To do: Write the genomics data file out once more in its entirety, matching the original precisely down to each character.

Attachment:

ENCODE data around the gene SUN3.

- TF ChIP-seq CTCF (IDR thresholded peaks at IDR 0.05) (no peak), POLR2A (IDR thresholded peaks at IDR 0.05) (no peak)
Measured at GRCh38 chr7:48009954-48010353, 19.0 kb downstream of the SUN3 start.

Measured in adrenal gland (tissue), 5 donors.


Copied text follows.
ENCODE data around the gene SUN3.

- TF ChIP-seq CTCF (IDR thresholded peaks at IDR 0.05) (no peak), POLR2A (IDR thresholded peaks at IDR 0.05) (no peak)
Measured at GRCh38 chr7:48009954-48010353, 19.0 kb downstream of the SUN3 start.

Measured in adrenal gland (tissue), 5 donors.